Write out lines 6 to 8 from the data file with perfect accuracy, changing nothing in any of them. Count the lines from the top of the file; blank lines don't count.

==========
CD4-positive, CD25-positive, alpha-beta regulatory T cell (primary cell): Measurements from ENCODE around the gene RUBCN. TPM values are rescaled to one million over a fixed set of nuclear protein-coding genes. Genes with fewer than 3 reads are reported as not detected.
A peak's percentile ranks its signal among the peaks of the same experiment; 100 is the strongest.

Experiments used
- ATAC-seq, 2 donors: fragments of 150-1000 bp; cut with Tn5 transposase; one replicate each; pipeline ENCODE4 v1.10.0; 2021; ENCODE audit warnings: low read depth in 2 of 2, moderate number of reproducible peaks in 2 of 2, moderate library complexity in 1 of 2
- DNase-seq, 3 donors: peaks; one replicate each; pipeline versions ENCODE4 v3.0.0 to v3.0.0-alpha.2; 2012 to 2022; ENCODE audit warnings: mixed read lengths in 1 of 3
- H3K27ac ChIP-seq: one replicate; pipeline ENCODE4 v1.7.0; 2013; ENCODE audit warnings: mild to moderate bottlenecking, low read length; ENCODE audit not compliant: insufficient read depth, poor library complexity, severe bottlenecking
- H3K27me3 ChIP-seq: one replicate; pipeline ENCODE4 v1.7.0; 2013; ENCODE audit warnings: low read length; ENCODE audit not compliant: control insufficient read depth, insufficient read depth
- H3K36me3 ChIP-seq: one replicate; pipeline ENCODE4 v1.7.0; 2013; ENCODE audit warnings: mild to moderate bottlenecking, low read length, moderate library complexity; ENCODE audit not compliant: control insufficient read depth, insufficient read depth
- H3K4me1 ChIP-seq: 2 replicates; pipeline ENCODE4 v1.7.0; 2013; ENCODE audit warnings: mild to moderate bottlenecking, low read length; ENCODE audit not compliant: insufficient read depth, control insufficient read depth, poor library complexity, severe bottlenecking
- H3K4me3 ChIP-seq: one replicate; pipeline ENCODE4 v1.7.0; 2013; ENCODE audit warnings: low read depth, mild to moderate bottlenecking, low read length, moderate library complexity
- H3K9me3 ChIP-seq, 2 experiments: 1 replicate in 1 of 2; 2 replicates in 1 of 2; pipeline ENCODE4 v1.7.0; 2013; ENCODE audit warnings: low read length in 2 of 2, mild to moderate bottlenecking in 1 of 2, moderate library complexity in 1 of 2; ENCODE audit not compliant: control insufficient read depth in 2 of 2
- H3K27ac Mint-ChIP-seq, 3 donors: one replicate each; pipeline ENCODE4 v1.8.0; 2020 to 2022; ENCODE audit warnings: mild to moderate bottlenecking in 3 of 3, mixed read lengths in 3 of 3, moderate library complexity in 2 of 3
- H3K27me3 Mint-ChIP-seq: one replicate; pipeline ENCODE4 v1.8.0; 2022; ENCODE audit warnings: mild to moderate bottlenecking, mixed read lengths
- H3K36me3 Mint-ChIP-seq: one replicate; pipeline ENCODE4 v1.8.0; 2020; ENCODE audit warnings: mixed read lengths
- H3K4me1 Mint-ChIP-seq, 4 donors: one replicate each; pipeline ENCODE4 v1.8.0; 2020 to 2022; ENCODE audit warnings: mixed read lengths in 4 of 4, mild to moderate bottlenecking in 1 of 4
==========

- H3K27ac ChIP-seq: one replicate; pipeline ENCODE4 v1.7.0; 2013; ENCODE audit warnings: mild to moderate bottlenecking, low read length; ENCODE audit not compliant: insufficient read depth, poor library complexity, severe bottlenecking
- H3K27me3 ChIP-seq: one replicate; pipeline ENCODE4 v1.7.0; 2013; ENCODE audit warnings: low read length; ENCODE audit not compliant: control insufficient read depth, insufficient read depth
- H3K36me3 ChIP-seq: one replicate; pipeline ENCODE4 v1.7.0; 2013; ENCODE audit warnings: mild to moderate bottlenecking, low read length, moderate library complexity; ENCODE audit not compliant: control insufficient read depth, insufficient read depth